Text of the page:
But they were right.

Ian Fraser, writing on 5th December 2011 in QFinance:

What disturbed me the most about the November 1 session was the regulators’ seeming nonchalance about criminality in the UK’s banking sector. At times, using the tortured and obfuscatory phraseology, the financial regulators almost seemed to want to pretend that criminality and fraud didn’t, or couldn’t exist in the domain they are supposed to police. This struck me as very strange.

When I wrote “Helicopter Money and Stephen Hester“, it was meant to be an account of what happened to the rich instigators and their victims – to describe the links between Paula Daly, who became homeless after the bank foreclosed on her business in September 2008, and Jeffrey Verschleiser, head of the sub-prime mortgage operations at Bear Stearns, who had just booked a 93-room luxury hotel for a family weekend.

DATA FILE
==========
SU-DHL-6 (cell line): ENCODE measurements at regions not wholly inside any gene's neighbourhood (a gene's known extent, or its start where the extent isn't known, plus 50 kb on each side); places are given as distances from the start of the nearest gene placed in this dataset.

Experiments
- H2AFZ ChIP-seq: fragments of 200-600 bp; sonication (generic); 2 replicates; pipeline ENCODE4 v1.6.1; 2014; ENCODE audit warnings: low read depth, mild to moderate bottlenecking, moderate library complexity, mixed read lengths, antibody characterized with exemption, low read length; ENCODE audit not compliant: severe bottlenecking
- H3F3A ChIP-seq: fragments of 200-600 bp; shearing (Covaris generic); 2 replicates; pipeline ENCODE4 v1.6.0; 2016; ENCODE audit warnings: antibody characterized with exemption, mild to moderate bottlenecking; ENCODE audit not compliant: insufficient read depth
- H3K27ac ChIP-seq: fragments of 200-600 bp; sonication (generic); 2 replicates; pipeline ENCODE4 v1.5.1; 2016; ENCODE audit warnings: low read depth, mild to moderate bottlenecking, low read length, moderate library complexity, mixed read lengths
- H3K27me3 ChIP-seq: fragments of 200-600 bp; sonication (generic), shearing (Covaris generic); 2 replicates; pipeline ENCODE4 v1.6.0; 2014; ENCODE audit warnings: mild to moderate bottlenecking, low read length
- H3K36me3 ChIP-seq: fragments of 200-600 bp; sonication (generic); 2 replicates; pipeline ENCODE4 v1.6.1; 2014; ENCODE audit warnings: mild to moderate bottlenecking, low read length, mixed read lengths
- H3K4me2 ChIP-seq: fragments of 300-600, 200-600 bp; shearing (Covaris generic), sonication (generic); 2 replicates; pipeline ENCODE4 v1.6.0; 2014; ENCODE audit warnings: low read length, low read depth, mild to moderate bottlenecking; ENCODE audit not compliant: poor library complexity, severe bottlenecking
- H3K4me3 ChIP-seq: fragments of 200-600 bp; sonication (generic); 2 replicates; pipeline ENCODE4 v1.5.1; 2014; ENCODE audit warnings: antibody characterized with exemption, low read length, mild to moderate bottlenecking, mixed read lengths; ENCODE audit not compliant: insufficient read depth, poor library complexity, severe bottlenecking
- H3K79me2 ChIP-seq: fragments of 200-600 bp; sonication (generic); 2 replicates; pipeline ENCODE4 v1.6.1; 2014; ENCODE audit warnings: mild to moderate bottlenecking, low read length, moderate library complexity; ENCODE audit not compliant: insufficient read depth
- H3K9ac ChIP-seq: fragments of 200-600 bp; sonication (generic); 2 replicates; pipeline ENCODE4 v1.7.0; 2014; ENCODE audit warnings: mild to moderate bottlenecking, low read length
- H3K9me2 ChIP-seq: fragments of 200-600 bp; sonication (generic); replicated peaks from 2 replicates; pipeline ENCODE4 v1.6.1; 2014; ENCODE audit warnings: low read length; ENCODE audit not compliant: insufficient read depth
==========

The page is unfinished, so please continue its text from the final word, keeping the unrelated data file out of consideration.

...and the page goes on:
Despite sub-prime mortgage operations having led to a wave of criminal repossessions across the US (including, quite literally, a special court system so that fraudulent and predatory loans could be resolved in the lenders’ favour and the houses attached to them sold again with clean paperwork) Jeffrey Verschleiser wasn’t worried he might get prosecuted any more than he had money worries. I noted this in passing, citing Why Isn’t Wall Street in Jail?, which opens with Matt Taibbi, of Rolling Stone, and a former Senate investigator in a Washington bar in January 2011:

“Everything’s fucked up, and nobody goes to jail,” he said. “That’s your whole story right there. Hell, you don’t even have to write the rest of it. Just write that.”

I put down my notebook. “Just that?”

“That’s right,” he said, signaling to the waitress for the check. “Everything’s fucked up, and nobody goes to jail. You can end the piece right there.”

A fortnight ago, Matt Taibbi wrote about the conclusion of the first criminal trial which has sent Wall Street staff to jail: Continue reading

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Filed under American, Corruption, Currency, Economics, Housing, Scottish Constitution, Scottish Politics

Helicopter Money and Stephen Hester